Filming in Mykonos was fun. We stayed in the same hotel where we were filming, and thanks to Michael’s naturalistic and improvised method, it was a bit like reality TV. I would open my door in the morning and there was a film crew outside shooting a scene in the hallway. Steve was brilliant. He had those overly white teeth, a whole bunch of fake tan, and was playing a full asshole. It was hilarious to watch closely.
You started working very young. What were the ups and downs of being a child star?
I missed parts of my growth and had to mature faster in some ways. But I went to school as usual, which I am grateful for. I never felt alienated from my peers. Some of my best friends are from school. I wouldn’t change it.
Have you ever thought that acting would become a long-term career?
In my first roles, I didn’t quite know what I was doing. You don’t think too much about things as a kid. It was like pretend play. Only by working on Hugo that I understood the process of making a film. Marty [Scorsese] told me about movie history and gave me movies to watch on weekends. It was the ultimate education. It captured my imagination and made me think maybe I could do it as an adult.
What’s in the pipeline after Sex education?
There are some exciting potential projects out there, but it’s hard to plan right now, especially if they involve travel. There’s a film adaptation of Stephen Fry’s novel The liar, what I hope will be done. It’s one of my favorite scripts for ages. I also wrote a treatment for a TV comedy with a friend, which gained momentum.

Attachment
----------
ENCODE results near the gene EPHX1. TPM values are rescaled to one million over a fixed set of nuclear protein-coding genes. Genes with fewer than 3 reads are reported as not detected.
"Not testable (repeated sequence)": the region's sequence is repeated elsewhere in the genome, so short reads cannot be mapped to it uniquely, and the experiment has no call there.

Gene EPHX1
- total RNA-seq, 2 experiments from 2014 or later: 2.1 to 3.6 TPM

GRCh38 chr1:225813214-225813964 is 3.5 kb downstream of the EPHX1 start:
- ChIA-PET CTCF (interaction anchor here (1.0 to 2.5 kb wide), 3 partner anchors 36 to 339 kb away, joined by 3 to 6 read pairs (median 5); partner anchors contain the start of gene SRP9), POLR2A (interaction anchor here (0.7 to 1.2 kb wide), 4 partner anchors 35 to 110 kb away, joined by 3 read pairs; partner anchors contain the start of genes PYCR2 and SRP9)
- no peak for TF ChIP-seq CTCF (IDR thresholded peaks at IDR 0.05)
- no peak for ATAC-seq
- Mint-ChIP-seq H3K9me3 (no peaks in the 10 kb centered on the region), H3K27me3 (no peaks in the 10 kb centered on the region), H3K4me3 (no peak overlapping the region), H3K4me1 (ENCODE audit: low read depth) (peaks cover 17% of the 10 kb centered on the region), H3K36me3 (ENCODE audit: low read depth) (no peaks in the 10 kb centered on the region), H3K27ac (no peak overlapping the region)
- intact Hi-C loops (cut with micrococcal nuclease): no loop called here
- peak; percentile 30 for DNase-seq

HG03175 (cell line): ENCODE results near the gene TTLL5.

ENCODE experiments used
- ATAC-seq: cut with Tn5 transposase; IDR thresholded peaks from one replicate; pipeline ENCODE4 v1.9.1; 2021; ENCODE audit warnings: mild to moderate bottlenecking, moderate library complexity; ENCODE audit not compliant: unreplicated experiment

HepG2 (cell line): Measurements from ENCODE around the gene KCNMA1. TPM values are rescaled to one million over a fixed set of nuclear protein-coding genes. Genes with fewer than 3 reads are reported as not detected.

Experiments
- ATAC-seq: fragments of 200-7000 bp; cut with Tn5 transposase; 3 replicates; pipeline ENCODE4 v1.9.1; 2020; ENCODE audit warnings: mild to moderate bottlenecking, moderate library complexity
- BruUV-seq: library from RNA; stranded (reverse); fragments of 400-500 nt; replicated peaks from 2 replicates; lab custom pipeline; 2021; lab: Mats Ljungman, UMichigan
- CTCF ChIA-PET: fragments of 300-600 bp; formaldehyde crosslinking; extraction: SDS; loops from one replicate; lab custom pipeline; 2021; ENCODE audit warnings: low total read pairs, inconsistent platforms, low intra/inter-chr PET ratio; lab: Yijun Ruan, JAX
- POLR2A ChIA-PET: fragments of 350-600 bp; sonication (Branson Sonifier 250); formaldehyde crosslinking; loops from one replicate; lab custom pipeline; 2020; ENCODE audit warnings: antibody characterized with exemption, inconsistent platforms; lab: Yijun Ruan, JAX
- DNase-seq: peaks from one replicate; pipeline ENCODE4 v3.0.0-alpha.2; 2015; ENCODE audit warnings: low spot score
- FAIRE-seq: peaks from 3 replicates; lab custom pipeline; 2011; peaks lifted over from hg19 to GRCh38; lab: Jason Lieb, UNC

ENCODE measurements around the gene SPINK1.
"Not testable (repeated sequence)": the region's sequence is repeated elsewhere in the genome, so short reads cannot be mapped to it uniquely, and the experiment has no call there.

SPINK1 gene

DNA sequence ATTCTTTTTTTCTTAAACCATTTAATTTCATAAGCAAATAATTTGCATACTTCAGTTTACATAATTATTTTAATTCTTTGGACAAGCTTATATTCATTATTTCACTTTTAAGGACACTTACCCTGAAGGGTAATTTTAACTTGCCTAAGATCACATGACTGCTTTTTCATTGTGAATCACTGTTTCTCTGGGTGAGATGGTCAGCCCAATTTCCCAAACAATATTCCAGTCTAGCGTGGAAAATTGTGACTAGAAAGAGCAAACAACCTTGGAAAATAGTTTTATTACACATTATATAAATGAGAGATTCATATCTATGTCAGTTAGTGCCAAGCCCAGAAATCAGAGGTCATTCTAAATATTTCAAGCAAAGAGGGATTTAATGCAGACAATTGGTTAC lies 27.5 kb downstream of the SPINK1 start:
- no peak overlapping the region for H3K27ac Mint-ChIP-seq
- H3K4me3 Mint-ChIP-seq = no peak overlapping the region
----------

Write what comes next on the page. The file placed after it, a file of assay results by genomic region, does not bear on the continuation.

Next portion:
You are also a semi-pro player, aren’t you?
I have always loved games, both as entertainment and as a social activity. I have made a lot of good friends through the gaming community. While in lockdown, playing online was a great way to stay connected. I signed up with a esports team. Tournaments are nasty – like a sporting event meets a concert of music, in terms of spectacle and energy. Super Smash Bros is the one I played the most competitively. My main character is Donkey Kong. This is my guy.
Do you meet a lot of other Asas?
There are so few of us, it’s always a time to meet another. We tend to discuss the ridiculousness of our name, the way people spell it and mispronounce it. There is unity between Asas.
How did you experience the confinement?
I was lucky. I share an apartment with my brother and our two cats. We got busy. We have a band called Mambo Fresh, so we jammed a lot. I mainly play bass, but also piano and drums. We have binged the set of Mad Men. I did some cooking too. I make a Thai peanut curry. Waffles are my other specialty.
Did you take up any new hobbies while in lockdown?
I’m not sure you can call it a hobby, but I’ve tried teaching cats to use the toilet. I bought this kit online. You get a toilet shaped litter box, then gradually move it closer to the toilet, then put it on it and poke holes in it until they’re just sitting on the toilet seat. We were successful for about three days. There was kitty litter on our bathroom floor. It was horrible. When I got out of the shower and stepped in, it was the last straw.
What will be the first thing you do in a newly Covid-free Britain?
Listen to live music and dance. Give my friends a big sweaty hug and a slobbery kiss on the cheek.
Sex Education Season 3 premieres on Netflix later this year